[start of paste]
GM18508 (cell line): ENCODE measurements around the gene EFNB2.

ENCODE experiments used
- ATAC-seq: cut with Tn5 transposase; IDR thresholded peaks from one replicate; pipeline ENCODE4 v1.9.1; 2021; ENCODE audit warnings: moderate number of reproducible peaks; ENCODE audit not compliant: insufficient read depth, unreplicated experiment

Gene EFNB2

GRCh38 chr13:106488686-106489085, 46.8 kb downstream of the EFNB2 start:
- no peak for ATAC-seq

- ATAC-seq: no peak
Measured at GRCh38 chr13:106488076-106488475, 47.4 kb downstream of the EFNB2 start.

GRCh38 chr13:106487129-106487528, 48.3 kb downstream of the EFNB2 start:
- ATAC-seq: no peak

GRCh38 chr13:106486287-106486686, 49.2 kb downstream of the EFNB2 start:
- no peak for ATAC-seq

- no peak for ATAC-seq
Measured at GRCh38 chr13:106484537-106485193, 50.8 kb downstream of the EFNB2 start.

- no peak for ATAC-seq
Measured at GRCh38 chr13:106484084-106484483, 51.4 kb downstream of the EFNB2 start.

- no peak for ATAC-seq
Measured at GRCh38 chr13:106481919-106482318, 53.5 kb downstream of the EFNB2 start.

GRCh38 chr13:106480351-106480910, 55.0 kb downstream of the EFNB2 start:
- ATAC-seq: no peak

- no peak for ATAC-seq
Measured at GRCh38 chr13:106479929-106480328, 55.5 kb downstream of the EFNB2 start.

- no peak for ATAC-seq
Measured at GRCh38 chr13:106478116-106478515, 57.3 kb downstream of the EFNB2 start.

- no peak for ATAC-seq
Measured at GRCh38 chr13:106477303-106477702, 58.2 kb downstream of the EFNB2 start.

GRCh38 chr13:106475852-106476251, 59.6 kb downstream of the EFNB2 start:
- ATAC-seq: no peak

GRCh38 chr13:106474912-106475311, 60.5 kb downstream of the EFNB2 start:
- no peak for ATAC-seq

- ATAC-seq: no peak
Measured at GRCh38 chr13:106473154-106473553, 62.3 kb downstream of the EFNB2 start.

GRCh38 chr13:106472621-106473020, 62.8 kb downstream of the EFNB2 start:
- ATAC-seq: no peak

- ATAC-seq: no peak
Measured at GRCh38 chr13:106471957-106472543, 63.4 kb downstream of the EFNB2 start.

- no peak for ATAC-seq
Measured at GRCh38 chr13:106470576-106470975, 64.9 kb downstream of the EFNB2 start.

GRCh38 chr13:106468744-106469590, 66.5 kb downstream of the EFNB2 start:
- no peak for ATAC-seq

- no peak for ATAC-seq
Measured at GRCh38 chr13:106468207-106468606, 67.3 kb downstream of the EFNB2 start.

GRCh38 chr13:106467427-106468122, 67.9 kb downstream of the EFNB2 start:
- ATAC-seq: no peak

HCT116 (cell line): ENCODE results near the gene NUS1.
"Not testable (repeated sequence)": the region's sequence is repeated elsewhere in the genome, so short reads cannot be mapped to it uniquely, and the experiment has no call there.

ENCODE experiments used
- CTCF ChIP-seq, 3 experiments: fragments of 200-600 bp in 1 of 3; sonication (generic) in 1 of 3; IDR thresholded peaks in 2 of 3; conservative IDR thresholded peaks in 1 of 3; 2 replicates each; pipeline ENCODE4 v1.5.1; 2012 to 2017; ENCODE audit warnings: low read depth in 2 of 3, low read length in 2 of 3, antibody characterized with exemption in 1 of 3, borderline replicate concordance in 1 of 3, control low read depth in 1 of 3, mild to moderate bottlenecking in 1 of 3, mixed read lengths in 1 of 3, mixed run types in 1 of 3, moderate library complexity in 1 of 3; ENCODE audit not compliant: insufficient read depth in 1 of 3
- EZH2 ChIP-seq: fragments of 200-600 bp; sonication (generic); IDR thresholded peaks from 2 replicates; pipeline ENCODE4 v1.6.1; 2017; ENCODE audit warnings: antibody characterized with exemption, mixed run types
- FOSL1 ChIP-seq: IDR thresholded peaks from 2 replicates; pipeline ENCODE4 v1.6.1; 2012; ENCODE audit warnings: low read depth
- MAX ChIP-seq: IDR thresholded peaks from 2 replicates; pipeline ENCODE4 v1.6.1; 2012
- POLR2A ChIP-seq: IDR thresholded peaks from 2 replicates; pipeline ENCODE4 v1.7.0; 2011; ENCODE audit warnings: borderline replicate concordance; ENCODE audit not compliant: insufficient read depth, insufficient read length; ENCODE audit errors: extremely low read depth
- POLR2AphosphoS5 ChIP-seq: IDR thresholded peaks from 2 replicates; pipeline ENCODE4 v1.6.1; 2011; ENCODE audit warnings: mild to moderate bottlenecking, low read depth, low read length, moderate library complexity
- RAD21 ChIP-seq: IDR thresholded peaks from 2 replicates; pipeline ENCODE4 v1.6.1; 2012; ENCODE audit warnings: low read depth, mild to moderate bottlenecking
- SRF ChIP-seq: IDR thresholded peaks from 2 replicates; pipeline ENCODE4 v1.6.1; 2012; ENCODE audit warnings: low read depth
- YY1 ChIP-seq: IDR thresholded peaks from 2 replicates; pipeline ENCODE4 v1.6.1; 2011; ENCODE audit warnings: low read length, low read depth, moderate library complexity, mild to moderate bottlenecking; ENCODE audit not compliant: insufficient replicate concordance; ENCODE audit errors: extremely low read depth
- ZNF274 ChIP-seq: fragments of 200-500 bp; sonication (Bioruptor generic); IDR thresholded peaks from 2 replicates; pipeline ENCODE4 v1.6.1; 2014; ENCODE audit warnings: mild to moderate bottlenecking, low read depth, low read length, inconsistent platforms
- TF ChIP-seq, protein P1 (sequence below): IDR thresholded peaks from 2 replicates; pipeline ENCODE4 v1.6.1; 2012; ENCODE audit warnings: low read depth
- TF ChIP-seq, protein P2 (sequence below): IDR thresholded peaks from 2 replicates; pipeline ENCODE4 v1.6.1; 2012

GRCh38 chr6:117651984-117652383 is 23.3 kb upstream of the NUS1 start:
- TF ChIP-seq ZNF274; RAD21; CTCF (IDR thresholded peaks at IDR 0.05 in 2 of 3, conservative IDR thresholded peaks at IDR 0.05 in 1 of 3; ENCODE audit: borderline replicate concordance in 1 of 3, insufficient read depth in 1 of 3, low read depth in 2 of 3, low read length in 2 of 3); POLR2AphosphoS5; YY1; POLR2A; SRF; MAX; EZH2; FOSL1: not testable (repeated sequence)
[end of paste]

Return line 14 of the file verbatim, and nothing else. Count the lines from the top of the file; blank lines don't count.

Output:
Measured at GRCh38 chr13:106484537-106485193, 50.8 kb downstream of the EFNB2 start.